In Kaabuliwala, a gem from Rabindranath Tagore’s collection of 84 stories, Tagore speaks through the voice of a town dweller: "There were autumn mornings, the time of year when kings of old went forth to conquest; and I, never stirring from my little corner in Calcutta, would let my mind wander … to weaving a network of dreams: the mountains, the glens, the forest." That’s what stories do for us: They take us to distant lands and times …
We are captivated by stories: characters, situations and places, and the interweaving of all of these into a plot. We wait with baited breath for the twist in the tale. We become a part of them and they become a part of us. We see the universality of human experience amid the uniqueness of each character, the lessons we never learn from history and the truths we must discover for ourselves. The story may be from a dim past or paint the distant future but when we make a connection to our own lives the purpose of the story is served.
Short stories, as a genre, date back to the age-old, oral traditions of story-telling across the world: from fairy tales and stories of legendary love to accounts of unsurpassed bravery of kings and queens and folktales, often, with an explicit moral lesson. The original treasure troves in India are provided by the Rig Veda, the Puranas, Ramayana, Mahabharata and the Buddhist Jataka Tales. The tradition in Europe may be traced to Aesop’s fables, Greek mythology and the Bible. Written stories began to develop in the early 14th century, most notably with Chaucer’s Canterbury Tales. This laid the foundation of the modern short story, as a distinct genre, in the 19th century - Brothers Grimm, Edgar Allan Poe, Gogol, Pushkin and Chekhov.
Dastangoi, an art form that has seen a revival in recent years, would be a good example of the oral tradition: The Dastango (story teller) is at the heart of the story, telling tales of adventure, magic and warfare, from the life of Amir Hamza, brother-in-law of Prophet Mohammed, using only one prop, his voice. Persian came to the sub-continent in the 8th century, but according to Frances Pritchett, an Urdu scholar, “… of all the Persian romances, only the story of Amir Hamza took firm root in the new soil.” Emperor Akbar, with his own quissa-khwan (court narrator), conceived the immense task of illustrating these stories. Hamzanaama, the illustrated manuscript thus created, became the supreme achievement of Mughal art. Today, there is an attempt to include contemporary themes and reach out to larger audiences.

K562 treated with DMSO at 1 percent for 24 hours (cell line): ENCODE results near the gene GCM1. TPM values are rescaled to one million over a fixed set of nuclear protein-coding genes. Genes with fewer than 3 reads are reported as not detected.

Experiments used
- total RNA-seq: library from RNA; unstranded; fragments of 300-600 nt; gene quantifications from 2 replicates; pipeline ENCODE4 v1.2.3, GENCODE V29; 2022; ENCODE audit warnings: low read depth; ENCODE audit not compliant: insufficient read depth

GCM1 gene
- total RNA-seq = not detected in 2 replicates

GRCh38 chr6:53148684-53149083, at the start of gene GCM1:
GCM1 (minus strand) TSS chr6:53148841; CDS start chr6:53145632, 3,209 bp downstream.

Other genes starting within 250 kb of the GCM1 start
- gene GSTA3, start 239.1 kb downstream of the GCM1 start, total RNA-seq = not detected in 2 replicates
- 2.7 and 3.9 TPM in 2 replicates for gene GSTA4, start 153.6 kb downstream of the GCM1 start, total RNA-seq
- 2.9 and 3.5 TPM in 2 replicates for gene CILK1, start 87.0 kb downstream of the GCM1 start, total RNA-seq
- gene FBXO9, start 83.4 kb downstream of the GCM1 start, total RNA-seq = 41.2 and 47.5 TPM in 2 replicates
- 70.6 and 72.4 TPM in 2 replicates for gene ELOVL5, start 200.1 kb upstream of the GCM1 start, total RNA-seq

Watch Ankit Chaddha on Kabir, in “Dastan Dhai Akhar Ki.” You will be hooked for life.
Storytelling is a powerful tool of communication and learning. According to Kamal Pruthi of Kabuliwaala, a story telling company, his purpose is to bring about behavioral change in audiences through meaningful content. His Kabuliwaala stories provide that intellectual nutrition to children and parents with the right proportion of entertainment.
When children listen to stories at a Mobile Creches center, for instance, it involves all of the following, and more:
Encourages Creativity and imagination power
Introduces new vocabulary to children
Enhances listening skills of children
Encourages development of emotions and feelings in a child
Absorbing words and meanings – language development
What works for children works for their parent! Storytelling is at the heart of community communication at Mobile Creches. Traditional folk media is used for disseminating information to the community members. Kawad an ingenious piece of craft unfolds the stories by revealing pictures from the episodes in a particular tale, as the audience listens. It is much like a pop up story book with wooden doors unfolding and revealing new twists and turns in a story, and the final message hidden beneath all the layers. This ancient art of storytelling is culturally appropriate and is effectively used by Mobile Creches to ensure that the parents support, understand and participate in the child development process and build a deeper understanding of the young child’s needs.
There is, afterall, a thin line between fact and fiction. The autobiographies of famous people are full of fiction! Then there are the stories we tell ourselves. Memory as story – we remember selectively, block the pain, paint ourselves as always on the right side, and so on. It is certainly not - the truth and nothing but the truth. Some of you may have seen Akira Kurosawa’s path-breaking film, “Rashomon”; it borrows the title from one short story and the plot from another and raises the eternal question: What is truth? The four main characters in the film provide alternative, self-serving and contradictory versions of the same incident.
Remember, when you tuck your child in with a favourite bedtime story, you are being touched by this rich legacy, carried forward in the 20th Century by Tagore, Munshi Premchand, Mahashweta Devi, Ismat Chugtai, Saadat Hasan Manto, R.K. Narayan and Amrita Pritam, to name a few, reflecting contemporary reality of India.
Story teller Kamal Pruthi, of Kabuliwaala, has the last word: “Kahaniyan sunayi jaati hain, bachhon ko pataya jaata hai, unhe hansaya jata hai, khilkhilaya jata hai, gudgudaya jata hai. Bachhe, kahani sunne ke dauran, kahaniyan bun bhi rahe hote hain, aur ye kahani sunane ka sabse mazedaar hissa hai. Unke chehron par chamak, raunak, rangat aur muskan laayi jaati hai … Us chamak ko jhole me samet phir naye bachhon me romanch ke taur par bikher deta hoon …”
“The World of Premchand: Widows, Wives and Other Heroines/Nirmala/Gaban/ The Stolen Jewels”, Oxford University Press, 2004
http://thekahaniproject.org/kabuliwala/ - blog by Ajay Dasgupta
Pritchett, Frances W. (1991). The Romance Tradition in Urdu : Adventures from the Dastan of Amir Hamzah. Columbia University Press. ISBN 9780231071642.
Its online link http://www.columbia.edu/itc/mealac/pritchett/00litlinks/hamzah/index.html